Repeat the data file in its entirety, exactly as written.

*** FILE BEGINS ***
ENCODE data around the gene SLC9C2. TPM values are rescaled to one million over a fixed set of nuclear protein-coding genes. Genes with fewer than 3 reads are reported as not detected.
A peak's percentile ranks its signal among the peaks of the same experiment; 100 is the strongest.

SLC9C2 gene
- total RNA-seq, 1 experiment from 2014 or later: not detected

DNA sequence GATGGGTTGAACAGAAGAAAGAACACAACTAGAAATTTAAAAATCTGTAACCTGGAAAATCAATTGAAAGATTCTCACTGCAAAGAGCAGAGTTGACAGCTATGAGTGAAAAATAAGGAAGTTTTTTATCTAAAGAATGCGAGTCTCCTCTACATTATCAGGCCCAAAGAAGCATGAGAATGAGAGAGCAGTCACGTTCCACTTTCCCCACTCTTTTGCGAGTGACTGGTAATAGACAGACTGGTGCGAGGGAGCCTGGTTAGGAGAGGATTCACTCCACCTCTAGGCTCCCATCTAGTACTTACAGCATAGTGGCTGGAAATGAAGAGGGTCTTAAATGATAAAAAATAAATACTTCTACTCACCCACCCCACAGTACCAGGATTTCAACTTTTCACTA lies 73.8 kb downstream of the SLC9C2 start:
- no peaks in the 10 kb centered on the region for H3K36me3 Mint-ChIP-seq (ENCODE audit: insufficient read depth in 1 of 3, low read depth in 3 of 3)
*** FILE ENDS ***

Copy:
ENCODE data around the gene SLC9C2. TPM values are rescaled to one million over a fixed set of nuclear protein-coding genes. Genes with fewer than 3 reads are reported as not detected.
A peak's percentile ranks its signal among the peaks of the same experiment; 100 is the strongest.

SLC9C2 gene
- total RNA-seq, 1 experiment from 2014 or later: not detected

DNA sequence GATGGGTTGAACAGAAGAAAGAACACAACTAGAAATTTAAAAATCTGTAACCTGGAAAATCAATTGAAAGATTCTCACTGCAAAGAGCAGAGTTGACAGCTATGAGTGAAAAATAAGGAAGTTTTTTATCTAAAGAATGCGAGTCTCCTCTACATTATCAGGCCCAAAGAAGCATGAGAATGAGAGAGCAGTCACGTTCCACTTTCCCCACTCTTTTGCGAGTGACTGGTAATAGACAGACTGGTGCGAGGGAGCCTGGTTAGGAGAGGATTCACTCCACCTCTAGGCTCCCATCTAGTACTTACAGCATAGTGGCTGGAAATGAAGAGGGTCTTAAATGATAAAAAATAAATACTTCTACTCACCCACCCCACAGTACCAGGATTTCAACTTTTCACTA lies 73.8 kb downstream of the SLC9C2 start:
- no peaks in the 10 kb centered on the region for H3K36me3 Mint-ChIP-seq (ENCODE audit: insufficient read depth in 1 of 3, low read depth in 3 of 3)